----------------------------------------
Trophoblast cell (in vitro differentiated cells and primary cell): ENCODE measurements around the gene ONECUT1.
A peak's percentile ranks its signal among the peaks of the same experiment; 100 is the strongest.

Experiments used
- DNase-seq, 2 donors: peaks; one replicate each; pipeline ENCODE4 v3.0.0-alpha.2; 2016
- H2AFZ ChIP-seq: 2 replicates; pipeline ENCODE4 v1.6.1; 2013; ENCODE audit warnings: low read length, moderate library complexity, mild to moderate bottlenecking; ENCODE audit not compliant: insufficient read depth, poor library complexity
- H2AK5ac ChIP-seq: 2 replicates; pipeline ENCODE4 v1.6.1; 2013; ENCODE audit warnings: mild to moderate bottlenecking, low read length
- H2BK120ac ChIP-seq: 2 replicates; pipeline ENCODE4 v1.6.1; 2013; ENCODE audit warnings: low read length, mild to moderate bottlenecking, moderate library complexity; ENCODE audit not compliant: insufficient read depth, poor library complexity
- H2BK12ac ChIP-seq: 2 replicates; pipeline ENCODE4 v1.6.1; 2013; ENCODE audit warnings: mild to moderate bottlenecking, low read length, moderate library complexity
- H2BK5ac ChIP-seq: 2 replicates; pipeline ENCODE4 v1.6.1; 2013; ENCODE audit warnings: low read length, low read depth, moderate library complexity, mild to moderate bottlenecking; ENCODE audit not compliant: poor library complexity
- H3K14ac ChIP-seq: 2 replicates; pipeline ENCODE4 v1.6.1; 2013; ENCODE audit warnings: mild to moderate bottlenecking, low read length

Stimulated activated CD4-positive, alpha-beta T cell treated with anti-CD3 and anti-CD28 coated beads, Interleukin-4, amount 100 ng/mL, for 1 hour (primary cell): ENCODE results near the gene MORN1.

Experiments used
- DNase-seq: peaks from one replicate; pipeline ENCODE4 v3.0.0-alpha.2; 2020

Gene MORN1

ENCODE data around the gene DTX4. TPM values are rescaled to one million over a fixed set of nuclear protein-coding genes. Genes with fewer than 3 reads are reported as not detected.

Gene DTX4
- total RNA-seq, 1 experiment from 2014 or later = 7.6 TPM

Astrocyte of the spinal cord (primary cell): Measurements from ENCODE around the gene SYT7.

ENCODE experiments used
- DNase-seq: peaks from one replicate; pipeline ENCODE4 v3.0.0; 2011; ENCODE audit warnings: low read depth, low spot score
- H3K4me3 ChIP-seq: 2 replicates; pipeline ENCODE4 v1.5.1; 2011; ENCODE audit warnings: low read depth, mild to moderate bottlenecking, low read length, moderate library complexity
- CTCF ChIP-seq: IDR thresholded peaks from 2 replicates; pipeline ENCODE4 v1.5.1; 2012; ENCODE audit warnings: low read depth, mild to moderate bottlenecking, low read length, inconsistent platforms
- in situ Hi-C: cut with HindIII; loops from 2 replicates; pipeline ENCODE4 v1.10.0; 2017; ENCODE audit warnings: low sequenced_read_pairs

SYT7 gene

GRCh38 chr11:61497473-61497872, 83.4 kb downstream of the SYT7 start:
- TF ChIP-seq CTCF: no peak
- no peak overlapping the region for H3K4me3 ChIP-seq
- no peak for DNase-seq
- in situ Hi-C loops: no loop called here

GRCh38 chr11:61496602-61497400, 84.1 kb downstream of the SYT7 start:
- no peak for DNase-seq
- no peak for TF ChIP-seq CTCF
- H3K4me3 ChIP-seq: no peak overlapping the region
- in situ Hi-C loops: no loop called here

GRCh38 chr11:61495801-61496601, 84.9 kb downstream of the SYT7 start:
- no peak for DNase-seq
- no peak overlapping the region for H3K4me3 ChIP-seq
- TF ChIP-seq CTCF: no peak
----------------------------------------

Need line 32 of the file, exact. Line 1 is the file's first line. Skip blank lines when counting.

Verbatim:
- no peak for TF ChIP-seq CTCF